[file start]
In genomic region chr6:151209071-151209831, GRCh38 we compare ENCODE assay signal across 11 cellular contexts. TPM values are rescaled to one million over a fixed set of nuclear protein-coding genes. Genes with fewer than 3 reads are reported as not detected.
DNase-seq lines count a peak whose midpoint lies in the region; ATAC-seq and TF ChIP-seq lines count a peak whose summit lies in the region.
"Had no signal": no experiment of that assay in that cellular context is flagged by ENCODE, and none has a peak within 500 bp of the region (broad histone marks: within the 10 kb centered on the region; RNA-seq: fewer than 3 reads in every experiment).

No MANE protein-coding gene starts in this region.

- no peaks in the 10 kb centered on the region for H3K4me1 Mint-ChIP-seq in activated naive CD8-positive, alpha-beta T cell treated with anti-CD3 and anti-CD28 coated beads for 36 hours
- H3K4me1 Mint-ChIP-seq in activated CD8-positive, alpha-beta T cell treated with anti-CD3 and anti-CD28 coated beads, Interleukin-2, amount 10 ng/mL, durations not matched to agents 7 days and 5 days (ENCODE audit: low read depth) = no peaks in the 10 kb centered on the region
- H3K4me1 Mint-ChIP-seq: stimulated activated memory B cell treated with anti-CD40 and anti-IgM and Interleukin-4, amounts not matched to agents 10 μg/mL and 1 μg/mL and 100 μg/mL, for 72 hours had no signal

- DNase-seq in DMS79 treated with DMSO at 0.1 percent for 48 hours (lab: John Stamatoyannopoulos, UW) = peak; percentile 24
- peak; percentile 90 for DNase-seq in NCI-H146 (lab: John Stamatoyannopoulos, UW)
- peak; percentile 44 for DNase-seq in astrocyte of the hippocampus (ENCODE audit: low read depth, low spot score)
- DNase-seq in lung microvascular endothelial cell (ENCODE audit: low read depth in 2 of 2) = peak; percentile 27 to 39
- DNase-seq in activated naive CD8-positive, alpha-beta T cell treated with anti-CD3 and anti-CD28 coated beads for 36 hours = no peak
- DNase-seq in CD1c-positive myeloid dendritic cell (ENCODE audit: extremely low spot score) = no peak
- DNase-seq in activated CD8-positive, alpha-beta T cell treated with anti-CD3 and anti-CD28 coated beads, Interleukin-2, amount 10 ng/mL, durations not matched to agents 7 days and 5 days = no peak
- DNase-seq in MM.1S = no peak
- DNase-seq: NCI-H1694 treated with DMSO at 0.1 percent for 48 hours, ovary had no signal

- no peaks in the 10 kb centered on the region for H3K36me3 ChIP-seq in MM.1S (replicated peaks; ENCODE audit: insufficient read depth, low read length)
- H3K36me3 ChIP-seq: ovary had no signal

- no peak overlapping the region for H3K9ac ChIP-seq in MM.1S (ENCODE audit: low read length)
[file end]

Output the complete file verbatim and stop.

In genomic region chr6:151209071-151209831, GRCh38 we compare ENCODE assay signal across 11 cellular contexts. TPM values are rescaled to one million over a fixed set of nuclear protein-coding genes. Genes with fewer than 3 reads are reported as not detected.
DNase-seq lines count a peak whose midpoint lies in the region; ATAC-seq and TF ChIP-seq lines count a peak whose summit lies in the region.
"Had no signal": no experiment of that assay in that cellular context is flagged by ENCODE, and none has a peak within 500 bp of the region (broad histone marks: within the 10 kb centered on the region; RNA-seq: fewer than 3 reads in every experiment).

No MANE protein-coding gene starts in this region.

- no peaks in the 10 kb centered on the region for H3K4me1 Mint-ChIP-seq in activated naive CD8-positive, alpha-beta T cell treated with anti-CD3 and anti-CD28 coated beads for 36 hours
- H3K4me1 Mint-ChIP-seq in activated CD8-positive, alpha-beta T cell treated with anti-CD3 and anti-CD28 coated beads, Interleukin-2, amount 10 ng/mL, durations not matched to agents 7 days and 5 days (ENCODE audit: low read depth) = no peaks in the 10 kb centered on the region
- H3K4me1 Mint-ChIP-seq: stimulated activated memory B cell treated with anti-CD40 and anti-IgM and Interleukin-4, amounts not matched to agents 10 μg/mL and 1 μg/mL and 100 μg/mL, for 72 hours had no signal

- DNase-seq in DMS79 treated with DMSO at 0.1 percent for 48 hours (lab: John Stamatoyannopoulos, UW) = peak; percentile 24
- peak; percentile 90 for DNase-seq in NCI-H146 (lab: John Stamatoyannopoulos, UW)
- peak; percentile 44 for DNase-seq in astrocyte of the hippocampus (ENCODE audit: low read depth, low spot score)
- DNase-seq in lung microvascular endothelial cell (ENCODE audit: low read depth in 2 of 2) = peak; percentile 27 to 39
- DNase-seq in activated naive CD8-positive, alpha-beta T cell treated with anti-CD3 and anti-CD28 coated beads for 36 hours = no peak
- DNase-seq in CD1c-positive myeloid dendritic cell (ENCODE audit: extremely low spot score) = no peak
- DNase-seq in activated CD8-positive, alpha-beta T cell treated with anti-CD3 and anti-CD28 coated beads, Interleukin-2, amount 10 ng/mL, durations not matched to agents 7 days and 5 days = no peak
- DNase-seq in MM.1S = no peak
- DNase-seq: NCI-H1694 treated with DMSO at 0.1 percent for 48 hours, ovary had no signal

- no peaks in the 10 kb centered on the region for H3K36me3 ChIP-seq in MM.1S (replicated peaks; ENCODE audit: insufficient read depth, low read length)
- H3K36me3 ChIP-seq: ovary had no signal

- no peak overlapping the region for H3K9ac ChIP-seq in MM.1S (ENCODE audit: low read length)